Creating A Lean Closet: Progress Report

September 23, 2014

In February I shared Creating A Lean Closet I by this point I had already culled my wardrobe a fair bit. The first few culls are the easiest because there are usually a lot of things that you don’t like any more, haven’t worn, or that just don’t fit your lifestyle. I had done a significant cull in November/December, moved countries, lived out of a suitcase for over a month.

Eight months on and my progress jumped at me during one crucial moment – I was preparing for 6 weeks away. Six weeks of living out of my suitcase, five different countries, a variety of events. And for the first time each piece that I was setting aside to pack worked beautifully with everything else. I didn’t have any of those “I can’t take these because I don’t have a top for it”, “I want to take this but it’s just too…difficult to wear and to travel with” or “This is so pretty and would be perfect for this trip but I haven’t had it altered so it doesn’t fit.” None of that.

Each item I put aside I was familiar with. I knew how it felt against my skin, I knew how it felt in the cold, and in the warm. I knew how it looked on me and what combinations worked. I knew how each piece would travel, through experience and interaction with the item. No second guesses. I didn’t worry about taking too little because I know the combinations are endless. I didn’t worry about over packing because I don’t have a lot any more. The most pleasant surprise was that a lot of what I packed was local, handmade and ethical. The dress and skirt (below) were custom made for me in Timor Leste. The fabric is naturally dyed and handwoven on traditional Timorese looms.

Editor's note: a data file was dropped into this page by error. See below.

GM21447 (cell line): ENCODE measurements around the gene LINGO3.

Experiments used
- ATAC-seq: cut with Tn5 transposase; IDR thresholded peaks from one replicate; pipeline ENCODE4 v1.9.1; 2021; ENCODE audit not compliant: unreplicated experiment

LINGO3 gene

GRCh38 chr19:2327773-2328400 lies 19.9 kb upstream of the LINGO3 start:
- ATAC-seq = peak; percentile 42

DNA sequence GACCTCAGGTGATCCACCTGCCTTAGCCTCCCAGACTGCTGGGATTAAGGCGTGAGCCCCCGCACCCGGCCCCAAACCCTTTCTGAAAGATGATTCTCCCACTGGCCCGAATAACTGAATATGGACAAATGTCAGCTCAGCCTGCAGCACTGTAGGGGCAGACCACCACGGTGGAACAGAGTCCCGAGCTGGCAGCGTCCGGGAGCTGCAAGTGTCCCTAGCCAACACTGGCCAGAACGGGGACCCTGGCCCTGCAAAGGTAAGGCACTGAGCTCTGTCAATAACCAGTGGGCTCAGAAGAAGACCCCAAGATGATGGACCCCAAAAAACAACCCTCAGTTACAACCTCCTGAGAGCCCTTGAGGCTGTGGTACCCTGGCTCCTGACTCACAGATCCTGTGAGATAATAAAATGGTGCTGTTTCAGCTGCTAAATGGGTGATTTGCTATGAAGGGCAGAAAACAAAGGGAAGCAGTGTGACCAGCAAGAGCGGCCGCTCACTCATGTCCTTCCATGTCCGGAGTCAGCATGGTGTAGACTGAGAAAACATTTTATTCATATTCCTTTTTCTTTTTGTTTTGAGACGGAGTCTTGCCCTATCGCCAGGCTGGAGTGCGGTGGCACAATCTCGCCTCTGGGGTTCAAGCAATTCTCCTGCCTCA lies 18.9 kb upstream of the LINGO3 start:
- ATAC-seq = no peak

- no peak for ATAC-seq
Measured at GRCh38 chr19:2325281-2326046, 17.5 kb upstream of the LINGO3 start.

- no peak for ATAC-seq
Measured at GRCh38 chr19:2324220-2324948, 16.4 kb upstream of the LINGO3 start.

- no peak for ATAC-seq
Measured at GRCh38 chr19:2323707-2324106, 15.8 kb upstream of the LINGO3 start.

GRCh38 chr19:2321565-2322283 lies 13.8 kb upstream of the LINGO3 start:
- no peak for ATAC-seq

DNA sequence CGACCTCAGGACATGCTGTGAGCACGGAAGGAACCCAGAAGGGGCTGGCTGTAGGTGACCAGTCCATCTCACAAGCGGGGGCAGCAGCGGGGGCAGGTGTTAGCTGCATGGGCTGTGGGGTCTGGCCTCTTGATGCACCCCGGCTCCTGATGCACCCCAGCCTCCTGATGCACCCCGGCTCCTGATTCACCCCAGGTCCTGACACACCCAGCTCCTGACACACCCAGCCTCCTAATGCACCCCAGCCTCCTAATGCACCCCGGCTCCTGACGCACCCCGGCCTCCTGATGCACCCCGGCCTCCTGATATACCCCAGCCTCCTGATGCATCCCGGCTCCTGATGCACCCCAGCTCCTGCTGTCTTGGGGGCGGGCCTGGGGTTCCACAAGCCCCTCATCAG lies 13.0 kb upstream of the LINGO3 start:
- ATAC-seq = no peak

I’m now saving up for quality replacement pieces. These are for items that I have had for a while (such as my ankle boots that were a cheap buy but have lasted an entire season and are serving me well) but perhaps aren’t the best quality or the most ethically made. I’m not going to throw them out just because I’m now being ‘conscious’, that is wasteful. I’m going to wear them with love until they need to be replaced (this might not be for another year or two and that’s fine). My lean closet is not ever going to be a fully ‘ethical’ closet, but it’s going to be one that represents conscious decisions and a conscious effort to be ethical. Acknowledging that there are so many factors to consider and be realistic about – your lifestyle, your career, your finances, your location and so on has made this process easier.Creating and maintaining a lean closet is a slow, intentional process that respects what I have, who I am, where I am at in my life and where I want to go.

What sort of a relationship do you have with your closet?
Have you done a cull lately? Has it taught you anything?

Related posts: Creating a lean closet ICreating a lean closet II | Lean closet travel edition | Creating a lean closet the shoe edition |


  • Iliska Dreams

    Mine would fit in one large suitcase. First I try to make it, second option is to get second hand, third is retail. However, if I buy a retail item my trade off is I have to give away one item from my wardrobe. I find the less I have the less I want

  • Rita

    Ah, you know this is a post after my own heart 🙂 I am just about to write about my tips to travel light/not overpacking, and having a functional wardrobe is just where it all starts. It's such a great help!

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